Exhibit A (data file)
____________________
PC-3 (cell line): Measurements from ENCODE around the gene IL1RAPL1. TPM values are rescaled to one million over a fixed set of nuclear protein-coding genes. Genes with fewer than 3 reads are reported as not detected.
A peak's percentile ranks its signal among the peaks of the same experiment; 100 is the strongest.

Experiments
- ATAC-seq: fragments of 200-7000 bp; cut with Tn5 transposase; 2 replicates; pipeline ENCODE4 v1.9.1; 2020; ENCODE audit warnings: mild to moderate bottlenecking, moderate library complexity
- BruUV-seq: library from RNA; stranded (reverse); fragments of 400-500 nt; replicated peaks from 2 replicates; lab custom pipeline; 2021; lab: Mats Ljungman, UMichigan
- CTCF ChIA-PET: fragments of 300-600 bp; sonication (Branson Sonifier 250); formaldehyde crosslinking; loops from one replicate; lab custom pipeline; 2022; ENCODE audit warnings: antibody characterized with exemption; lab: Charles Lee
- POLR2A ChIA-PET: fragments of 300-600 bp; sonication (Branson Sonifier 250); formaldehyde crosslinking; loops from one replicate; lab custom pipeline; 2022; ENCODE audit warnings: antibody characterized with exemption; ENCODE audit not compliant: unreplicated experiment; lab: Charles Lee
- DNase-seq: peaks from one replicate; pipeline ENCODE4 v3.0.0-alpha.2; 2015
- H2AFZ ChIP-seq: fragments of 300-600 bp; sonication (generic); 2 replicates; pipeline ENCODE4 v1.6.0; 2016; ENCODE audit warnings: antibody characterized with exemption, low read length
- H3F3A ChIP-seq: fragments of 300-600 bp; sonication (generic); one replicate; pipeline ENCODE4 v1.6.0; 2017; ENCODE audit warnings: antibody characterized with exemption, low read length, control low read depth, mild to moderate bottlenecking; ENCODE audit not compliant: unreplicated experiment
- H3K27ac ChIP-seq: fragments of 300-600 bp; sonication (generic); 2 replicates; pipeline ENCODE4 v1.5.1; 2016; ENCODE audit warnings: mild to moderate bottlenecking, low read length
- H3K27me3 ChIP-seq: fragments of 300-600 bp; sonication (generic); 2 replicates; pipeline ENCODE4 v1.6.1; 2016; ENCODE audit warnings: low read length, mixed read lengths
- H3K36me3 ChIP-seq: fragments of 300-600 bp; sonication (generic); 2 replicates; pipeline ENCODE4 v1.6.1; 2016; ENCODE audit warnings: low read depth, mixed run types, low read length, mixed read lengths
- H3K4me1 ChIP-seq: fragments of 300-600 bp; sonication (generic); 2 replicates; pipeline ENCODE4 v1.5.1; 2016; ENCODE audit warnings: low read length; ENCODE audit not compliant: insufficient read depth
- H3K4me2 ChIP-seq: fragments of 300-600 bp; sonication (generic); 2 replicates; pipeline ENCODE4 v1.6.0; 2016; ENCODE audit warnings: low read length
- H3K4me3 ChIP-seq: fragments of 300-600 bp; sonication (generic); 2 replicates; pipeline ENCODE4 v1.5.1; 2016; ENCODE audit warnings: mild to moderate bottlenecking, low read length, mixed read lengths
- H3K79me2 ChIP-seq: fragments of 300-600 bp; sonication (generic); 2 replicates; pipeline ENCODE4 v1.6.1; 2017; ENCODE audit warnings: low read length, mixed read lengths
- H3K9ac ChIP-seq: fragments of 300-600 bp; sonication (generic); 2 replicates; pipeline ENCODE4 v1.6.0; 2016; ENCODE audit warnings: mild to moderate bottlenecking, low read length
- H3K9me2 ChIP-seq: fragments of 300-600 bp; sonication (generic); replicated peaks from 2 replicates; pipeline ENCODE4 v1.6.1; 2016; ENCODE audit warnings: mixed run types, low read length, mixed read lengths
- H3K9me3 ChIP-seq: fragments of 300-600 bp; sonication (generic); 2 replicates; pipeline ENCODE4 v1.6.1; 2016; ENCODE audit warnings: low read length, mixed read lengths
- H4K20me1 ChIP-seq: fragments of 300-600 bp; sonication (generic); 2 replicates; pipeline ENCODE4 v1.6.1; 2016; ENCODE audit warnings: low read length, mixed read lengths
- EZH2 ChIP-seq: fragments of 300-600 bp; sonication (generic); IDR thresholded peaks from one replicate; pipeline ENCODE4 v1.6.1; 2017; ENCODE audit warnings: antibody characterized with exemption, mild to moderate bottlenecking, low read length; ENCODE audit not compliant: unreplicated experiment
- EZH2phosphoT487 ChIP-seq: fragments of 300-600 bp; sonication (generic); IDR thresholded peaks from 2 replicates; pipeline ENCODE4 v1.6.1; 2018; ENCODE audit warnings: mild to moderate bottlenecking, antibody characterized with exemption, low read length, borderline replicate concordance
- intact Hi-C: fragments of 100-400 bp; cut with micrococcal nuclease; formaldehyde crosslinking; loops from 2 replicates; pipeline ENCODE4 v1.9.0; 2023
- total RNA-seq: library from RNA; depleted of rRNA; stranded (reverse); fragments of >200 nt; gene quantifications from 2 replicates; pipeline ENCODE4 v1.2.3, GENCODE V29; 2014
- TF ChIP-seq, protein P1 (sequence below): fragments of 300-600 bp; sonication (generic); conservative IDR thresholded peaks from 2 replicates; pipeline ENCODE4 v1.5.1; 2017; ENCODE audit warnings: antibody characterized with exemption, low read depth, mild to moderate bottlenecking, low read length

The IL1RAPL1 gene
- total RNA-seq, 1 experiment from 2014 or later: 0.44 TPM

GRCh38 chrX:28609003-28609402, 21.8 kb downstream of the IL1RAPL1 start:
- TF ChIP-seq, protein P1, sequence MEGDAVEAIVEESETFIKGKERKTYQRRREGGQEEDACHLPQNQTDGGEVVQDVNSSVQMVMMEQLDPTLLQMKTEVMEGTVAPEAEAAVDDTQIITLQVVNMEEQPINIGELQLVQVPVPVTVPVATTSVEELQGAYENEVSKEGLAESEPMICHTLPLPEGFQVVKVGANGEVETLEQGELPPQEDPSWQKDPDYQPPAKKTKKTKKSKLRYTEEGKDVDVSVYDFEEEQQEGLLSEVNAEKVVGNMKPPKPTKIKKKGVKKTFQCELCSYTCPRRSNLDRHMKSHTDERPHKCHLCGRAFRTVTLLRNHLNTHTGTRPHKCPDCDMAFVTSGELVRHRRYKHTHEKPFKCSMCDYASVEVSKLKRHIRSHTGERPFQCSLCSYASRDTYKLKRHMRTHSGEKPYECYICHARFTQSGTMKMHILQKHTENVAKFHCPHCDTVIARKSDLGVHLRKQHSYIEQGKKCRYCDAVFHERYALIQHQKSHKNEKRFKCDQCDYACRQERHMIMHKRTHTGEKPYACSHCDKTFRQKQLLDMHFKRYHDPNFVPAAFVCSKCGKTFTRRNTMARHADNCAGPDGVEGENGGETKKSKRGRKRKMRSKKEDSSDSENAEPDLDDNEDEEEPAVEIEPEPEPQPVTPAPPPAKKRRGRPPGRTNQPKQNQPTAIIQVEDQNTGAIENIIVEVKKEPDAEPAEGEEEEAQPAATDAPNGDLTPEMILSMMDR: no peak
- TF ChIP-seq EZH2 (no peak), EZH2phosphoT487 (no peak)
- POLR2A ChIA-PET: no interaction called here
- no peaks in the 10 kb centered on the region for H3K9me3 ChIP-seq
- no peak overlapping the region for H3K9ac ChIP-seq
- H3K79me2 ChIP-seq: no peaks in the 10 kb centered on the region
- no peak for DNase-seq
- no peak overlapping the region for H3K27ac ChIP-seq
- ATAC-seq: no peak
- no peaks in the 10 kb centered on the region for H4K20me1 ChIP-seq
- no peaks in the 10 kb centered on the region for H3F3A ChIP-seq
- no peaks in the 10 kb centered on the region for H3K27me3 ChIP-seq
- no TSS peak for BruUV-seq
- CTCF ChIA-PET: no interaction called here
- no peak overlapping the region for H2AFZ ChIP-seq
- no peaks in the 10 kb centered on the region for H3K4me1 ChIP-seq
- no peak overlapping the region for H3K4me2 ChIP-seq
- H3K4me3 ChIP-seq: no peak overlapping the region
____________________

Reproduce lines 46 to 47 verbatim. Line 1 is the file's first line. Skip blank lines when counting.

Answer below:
- no peak overlapping the region for H3K4me2 ChIP-seq
- H3K4me3 ChIP-seq: no peak overlapping the region